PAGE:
See article "Eliminating Leap Year" by Jim Wilson POPULAR MECHANICS May 1996
See "Clock of the Long Now" by Stewart Brand
"One world should have one chronology, one calendar, one clock and one time zone," says Michael Pinder, president of the Britain-based organization "World Decimal Time Society"
In reality, killing Time Is only the name For another of the Multifarious ways By which Time Kills us."
Sir Osbert Sitwell
"Time, is of the mind. So if the human mind is operating in inaccurate time frequency, so is human civilization. And this is harming the biosphere. If we get the mind back in sync with the natural cycles, then this will pull us back into harmony with the biosphere."
"Our idea of time seems to be a natural attribute of the human mind. But that is a delusion. Such an idea scarcely exists where primitive mentality is concerned."
"Follow your desire as long as you live; do not lessen the time of following desire, for the wasting of time is an abomination to the spirit."
Ptahhotpe (2350 B.C.)
The average man spends\
5 years, 5 months eating
16 years working
7 months in church
8 years and 11 months for pleasure
Popular Science, July 1921
"Few men are more to be shunned than those who have time, but know not how to improve it, and so spend it in wasting the time of their neighbors, talking forever though they have nothing to say."
In this century, and moment of
Mania, Tell me a Story.
Make it a tale of great distances, and Starlight.
The name of the story will be Time.
But you must not pronounce its name
Tell me a story of deep delight."
Robert Penn Warren
"It is eternity now. I am in the midst of it. It is about me in the sunshine; I am in it, as the butterfly in the light-laden air.
Nothing has to come;
It is now.
Now is eternity;
Now is the immortal life."
The Story of my Heart (1883)
"Now that its all over, what did you really do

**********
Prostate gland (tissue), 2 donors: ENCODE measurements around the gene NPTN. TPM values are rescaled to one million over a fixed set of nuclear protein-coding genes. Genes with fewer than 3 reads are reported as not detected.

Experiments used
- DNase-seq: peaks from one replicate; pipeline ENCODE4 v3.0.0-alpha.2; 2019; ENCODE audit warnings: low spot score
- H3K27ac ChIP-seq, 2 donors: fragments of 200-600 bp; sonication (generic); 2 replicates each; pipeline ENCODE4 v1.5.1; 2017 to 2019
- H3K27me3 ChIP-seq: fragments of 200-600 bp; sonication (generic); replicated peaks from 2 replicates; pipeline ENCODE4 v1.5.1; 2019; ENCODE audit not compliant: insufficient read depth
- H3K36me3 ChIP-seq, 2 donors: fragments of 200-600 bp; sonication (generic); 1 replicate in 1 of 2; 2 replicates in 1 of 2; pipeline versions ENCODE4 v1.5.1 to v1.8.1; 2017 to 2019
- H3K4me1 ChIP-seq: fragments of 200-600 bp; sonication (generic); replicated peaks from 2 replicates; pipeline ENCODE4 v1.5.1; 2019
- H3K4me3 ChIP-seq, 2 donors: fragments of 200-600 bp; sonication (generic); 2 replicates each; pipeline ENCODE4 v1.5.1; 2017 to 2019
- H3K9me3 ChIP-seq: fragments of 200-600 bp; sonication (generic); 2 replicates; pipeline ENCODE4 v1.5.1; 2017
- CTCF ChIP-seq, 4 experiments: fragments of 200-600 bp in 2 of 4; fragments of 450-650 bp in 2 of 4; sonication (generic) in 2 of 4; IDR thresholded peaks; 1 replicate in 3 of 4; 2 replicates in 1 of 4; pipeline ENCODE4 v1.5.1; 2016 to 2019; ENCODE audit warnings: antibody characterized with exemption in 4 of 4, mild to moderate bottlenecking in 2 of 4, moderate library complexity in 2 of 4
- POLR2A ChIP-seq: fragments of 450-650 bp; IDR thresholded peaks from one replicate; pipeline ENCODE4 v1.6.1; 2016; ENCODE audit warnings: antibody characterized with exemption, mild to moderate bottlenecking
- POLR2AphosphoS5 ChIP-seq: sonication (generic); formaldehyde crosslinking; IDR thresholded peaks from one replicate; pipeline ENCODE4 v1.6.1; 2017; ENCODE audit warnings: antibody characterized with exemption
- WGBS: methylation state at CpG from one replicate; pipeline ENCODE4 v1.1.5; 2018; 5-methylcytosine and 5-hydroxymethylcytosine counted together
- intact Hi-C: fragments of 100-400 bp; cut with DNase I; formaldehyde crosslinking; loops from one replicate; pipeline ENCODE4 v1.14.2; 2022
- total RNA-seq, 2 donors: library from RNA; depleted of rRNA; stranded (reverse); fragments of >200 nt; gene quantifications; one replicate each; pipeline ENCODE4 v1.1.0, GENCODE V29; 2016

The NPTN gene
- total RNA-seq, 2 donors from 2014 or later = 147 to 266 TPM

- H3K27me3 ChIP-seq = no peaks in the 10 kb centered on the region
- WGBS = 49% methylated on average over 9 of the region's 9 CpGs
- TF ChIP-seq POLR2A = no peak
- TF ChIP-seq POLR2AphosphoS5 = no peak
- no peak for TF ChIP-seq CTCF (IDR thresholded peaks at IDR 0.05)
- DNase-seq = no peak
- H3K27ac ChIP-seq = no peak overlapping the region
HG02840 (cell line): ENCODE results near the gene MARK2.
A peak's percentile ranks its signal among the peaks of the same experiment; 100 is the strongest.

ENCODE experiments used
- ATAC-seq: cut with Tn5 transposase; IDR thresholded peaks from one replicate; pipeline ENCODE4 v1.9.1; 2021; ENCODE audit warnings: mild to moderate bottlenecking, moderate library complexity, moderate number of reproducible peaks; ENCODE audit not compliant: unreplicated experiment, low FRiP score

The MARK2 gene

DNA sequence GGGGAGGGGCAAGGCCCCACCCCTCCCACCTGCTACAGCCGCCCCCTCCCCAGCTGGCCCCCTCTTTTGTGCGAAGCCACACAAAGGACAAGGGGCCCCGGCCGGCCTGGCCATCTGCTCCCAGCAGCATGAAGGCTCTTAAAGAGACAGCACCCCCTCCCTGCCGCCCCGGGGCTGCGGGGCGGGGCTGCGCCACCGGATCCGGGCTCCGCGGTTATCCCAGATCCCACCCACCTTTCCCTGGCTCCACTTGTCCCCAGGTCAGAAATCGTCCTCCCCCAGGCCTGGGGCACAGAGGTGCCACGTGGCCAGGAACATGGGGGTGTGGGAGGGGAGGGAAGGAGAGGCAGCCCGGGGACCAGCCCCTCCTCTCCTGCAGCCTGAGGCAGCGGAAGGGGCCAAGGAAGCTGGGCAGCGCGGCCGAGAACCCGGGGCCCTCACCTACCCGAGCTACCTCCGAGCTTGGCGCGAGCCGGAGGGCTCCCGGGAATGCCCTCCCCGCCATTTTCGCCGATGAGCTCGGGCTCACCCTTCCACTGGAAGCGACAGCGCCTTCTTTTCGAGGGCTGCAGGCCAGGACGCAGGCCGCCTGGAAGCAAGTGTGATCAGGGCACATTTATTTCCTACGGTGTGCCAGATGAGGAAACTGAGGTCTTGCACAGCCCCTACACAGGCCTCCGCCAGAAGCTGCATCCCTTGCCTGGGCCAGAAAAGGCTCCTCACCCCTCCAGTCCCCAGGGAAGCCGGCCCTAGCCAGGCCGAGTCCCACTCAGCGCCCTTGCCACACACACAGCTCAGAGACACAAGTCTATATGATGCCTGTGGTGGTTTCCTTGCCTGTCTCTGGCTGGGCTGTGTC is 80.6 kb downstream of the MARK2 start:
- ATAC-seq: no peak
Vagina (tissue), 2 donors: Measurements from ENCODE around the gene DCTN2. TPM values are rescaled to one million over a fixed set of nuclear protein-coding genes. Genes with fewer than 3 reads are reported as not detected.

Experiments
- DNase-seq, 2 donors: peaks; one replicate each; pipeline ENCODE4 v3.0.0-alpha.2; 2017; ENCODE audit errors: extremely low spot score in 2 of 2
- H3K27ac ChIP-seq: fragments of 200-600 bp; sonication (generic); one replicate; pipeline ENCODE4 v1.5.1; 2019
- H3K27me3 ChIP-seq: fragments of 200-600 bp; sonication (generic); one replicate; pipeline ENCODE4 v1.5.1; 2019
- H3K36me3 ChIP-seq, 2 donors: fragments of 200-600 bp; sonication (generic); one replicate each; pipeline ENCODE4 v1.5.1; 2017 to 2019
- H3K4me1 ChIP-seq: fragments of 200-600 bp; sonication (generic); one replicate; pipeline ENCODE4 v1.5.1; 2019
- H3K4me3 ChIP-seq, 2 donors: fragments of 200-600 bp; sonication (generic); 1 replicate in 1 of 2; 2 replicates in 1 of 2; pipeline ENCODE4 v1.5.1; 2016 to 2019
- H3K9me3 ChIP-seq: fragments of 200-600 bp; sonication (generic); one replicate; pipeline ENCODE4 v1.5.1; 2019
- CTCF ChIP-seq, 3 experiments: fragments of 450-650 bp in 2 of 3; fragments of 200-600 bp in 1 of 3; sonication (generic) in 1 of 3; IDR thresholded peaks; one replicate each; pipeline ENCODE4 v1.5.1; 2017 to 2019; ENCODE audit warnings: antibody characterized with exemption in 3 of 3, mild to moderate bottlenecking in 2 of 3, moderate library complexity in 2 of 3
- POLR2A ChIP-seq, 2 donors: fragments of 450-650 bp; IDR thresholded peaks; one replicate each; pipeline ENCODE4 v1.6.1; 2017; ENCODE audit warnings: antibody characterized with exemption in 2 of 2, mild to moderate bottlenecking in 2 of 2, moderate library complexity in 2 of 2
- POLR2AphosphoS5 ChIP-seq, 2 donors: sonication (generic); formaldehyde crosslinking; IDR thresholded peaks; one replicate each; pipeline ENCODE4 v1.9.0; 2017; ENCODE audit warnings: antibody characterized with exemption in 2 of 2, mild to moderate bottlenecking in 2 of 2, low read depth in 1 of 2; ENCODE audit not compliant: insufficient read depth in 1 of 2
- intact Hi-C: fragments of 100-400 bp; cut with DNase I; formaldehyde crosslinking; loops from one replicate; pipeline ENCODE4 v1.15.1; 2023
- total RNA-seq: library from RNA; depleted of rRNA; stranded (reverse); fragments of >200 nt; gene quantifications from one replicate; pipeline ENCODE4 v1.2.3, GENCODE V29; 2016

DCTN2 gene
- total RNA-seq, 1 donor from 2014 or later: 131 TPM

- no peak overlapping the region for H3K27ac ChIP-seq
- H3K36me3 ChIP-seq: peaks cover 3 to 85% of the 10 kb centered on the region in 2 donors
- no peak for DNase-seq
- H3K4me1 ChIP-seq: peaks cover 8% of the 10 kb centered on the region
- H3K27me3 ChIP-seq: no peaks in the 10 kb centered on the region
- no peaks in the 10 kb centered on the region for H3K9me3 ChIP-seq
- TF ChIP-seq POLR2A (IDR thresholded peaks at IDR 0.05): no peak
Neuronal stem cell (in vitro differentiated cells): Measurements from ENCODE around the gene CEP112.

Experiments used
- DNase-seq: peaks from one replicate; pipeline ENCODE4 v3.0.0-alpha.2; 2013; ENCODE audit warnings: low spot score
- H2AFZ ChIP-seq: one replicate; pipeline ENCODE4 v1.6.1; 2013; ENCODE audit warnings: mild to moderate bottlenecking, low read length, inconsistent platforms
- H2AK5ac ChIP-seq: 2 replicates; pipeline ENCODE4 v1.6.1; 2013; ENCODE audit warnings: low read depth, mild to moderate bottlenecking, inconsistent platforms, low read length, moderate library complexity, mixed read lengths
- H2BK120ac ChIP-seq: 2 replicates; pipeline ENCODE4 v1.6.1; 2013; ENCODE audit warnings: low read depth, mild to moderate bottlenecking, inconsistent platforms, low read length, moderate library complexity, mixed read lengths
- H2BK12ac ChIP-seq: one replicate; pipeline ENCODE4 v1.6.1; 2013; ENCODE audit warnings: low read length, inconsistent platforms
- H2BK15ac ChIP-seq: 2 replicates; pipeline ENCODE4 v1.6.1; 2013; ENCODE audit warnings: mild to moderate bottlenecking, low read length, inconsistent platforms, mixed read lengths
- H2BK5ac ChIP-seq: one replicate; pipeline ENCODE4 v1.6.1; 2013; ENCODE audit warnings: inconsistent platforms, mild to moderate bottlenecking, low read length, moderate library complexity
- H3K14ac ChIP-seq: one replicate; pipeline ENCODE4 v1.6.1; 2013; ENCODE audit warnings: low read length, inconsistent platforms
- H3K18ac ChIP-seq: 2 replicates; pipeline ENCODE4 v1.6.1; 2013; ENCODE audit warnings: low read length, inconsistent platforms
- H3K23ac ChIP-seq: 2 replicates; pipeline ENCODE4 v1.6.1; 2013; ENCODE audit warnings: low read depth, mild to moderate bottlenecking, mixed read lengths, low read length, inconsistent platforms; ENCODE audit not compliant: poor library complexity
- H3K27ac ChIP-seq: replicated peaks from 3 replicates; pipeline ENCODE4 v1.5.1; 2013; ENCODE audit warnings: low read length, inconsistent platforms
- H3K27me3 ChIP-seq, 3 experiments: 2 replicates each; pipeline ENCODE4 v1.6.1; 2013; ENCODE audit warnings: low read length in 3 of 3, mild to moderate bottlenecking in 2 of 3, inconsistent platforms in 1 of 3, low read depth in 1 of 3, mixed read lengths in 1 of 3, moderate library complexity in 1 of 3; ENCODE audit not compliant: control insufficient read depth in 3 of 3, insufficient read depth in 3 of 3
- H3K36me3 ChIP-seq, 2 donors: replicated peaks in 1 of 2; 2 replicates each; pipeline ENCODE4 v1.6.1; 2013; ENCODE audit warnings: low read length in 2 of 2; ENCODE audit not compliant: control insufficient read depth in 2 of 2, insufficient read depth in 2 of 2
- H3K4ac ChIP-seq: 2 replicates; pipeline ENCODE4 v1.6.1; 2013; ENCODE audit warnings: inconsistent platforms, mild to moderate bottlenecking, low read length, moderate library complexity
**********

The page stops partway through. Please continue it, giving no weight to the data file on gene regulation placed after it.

yesterday , that’s worth mentioning?
THE POWER OF SEVEN ...The Economist Dec 22,2001
(see article Christmas Issue)
The week, to which we are all enslaved, has a strange and erotic history.
Why does the Economist appear every seventh day? The answer is because we, like you, still regulate our lives by a septimal law that Mesopotamian star gazers framed, and local warlords imposed, more than 40 centuries ago. Our weekdays and weekends and weeks off, our dress-down Fridays, hectic Saturday nights. Sundays sacred or profane, and Monday-morning blues all have their origin in something that happened around 2360 B.C. Sargon I, King of Akkad, having conquered Ur and the other cities of Sumeria, then instituted a seven-day week, the first to be recorded.
Ur was probably using weeks, less formally, long before Sargon came marching in. The Sumerians were great innovators in matters of time. It is to them, ultimately, that we owe not only the week but also the 60-minute hour. Such things came easily to people who based their math's not on a decimal system but on a sexagisimal one.
Why were these clever chaps, who went for 60 because it is divisible by 2,3,4,5,6,10,12,15,20 and 30, fascinated by stubbornly indivisible seven? In ancient Egypt and ancient China, "weeks" of ten days were long in use-much more understandable, as people have ten fingers to count on, not seven, (And yet you have to wonder, if the Pharaohs' long week was intended to drive their workforce harder, whether it provoked the Exodus?)